Modern Japanese Diaries
Donald Keene, Shincho Professor Emeritus at Columbia University, is the author of dozens of books on the study of Japanese literature and culture. SEEDS IN THE HEART (1993) has been hailed by critics as the “exhaustive” critical study of Japanese writing that consummates Keene’s great work of scholarship. DAWN TO THE WEST (1984) is considered by many as the “authoritative” account of Japanese literature. In MODERN JAPANESE DIARIES, Keene again demonstrates his painstaking scholarship, keen observation, and astute analysis. The book invites the reader to tour a time when modern Japan opened its door to the world.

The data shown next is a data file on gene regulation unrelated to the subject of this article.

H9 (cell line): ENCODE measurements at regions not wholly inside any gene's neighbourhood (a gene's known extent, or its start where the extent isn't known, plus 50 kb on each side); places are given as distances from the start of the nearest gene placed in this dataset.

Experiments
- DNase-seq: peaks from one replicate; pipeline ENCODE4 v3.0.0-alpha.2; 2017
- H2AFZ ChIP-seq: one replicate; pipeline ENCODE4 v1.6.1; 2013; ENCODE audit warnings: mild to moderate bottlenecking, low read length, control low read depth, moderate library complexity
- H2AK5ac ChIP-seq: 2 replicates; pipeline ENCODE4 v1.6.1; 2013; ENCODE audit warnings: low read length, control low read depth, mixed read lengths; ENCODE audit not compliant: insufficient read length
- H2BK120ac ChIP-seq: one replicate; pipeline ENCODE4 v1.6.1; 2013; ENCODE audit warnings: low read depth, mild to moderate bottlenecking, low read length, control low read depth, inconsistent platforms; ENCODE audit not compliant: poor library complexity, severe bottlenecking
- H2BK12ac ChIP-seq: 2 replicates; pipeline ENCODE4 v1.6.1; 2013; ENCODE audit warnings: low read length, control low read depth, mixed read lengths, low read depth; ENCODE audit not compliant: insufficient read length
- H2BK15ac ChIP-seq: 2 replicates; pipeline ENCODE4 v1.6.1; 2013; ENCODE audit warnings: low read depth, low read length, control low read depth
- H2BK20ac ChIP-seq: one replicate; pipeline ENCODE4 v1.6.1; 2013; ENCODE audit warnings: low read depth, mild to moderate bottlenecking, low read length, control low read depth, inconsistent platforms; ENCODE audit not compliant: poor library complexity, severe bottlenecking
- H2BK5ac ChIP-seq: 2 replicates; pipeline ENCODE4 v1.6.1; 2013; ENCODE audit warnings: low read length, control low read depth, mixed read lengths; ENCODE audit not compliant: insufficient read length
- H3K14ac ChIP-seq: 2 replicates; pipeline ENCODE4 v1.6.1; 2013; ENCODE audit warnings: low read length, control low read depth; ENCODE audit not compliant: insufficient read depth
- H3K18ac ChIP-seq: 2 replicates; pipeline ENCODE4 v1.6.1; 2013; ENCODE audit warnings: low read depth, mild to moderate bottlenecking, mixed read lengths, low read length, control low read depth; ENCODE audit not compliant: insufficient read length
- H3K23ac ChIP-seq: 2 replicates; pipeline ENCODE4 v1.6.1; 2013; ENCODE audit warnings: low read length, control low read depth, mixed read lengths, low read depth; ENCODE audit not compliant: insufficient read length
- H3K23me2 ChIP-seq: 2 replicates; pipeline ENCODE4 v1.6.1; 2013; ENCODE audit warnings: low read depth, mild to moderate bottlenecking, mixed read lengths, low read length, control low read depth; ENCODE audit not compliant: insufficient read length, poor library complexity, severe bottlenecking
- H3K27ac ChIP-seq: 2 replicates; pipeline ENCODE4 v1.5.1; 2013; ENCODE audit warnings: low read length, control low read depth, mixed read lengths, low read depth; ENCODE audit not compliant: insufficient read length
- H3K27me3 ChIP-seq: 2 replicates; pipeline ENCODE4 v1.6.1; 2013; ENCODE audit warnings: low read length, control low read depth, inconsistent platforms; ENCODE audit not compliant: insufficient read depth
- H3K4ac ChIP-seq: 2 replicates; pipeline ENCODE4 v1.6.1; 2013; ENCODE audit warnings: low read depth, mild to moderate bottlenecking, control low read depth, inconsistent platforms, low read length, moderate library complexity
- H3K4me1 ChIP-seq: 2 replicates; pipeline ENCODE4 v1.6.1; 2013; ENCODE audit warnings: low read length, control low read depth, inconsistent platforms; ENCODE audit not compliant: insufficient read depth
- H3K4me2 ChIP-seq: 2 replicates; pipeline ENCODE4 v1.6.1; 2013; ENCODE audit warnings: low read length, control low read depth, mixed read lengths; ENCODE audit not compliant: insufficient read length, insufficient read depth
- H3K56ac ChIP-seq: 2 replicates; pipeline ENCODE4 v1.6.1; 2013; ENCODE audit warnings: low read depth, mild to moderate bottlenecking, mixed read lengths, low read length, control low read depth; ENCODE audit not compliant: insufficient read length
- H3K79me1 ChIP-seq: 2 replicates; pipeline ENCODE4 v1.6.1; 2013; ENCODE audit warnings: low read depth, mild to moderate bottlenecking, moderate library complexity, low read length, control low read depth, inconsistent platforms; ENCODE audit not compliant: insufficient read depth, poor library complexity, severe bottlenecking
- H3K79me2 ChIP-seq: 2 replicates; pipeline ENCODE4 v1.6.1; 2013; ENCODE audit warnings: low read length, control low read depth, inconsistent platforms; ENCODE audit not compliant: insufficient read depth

MODERN JAPANESE DIARIES includes journals written by Japanese who came into contact with Americans, Europeans, and Chinese. The journals are divided into seven groups: early missions to foreign countries, travels in Asia, Japanese writers abroad, journals by politicians, journals by women, journals by poets and novelists, and journals which chronicled Japanese lives in the early twentieth century. Most interesting among the journals were those describing Japanese’s experience abroad and those written by women. Muragaki was a diplomat. His diaries exhibited his admiration for the United States as well as his skepticism about American democracy. Kume Kunitake, a member of the first mission sent abroad by the Meiji government, discussed the cultural differences between the West and the East in his diaries. The diary of Kawai Koume provides an interesting contrast with those kept by men of her time revealing women’s longing for peace and their suspicion of foreign cultures.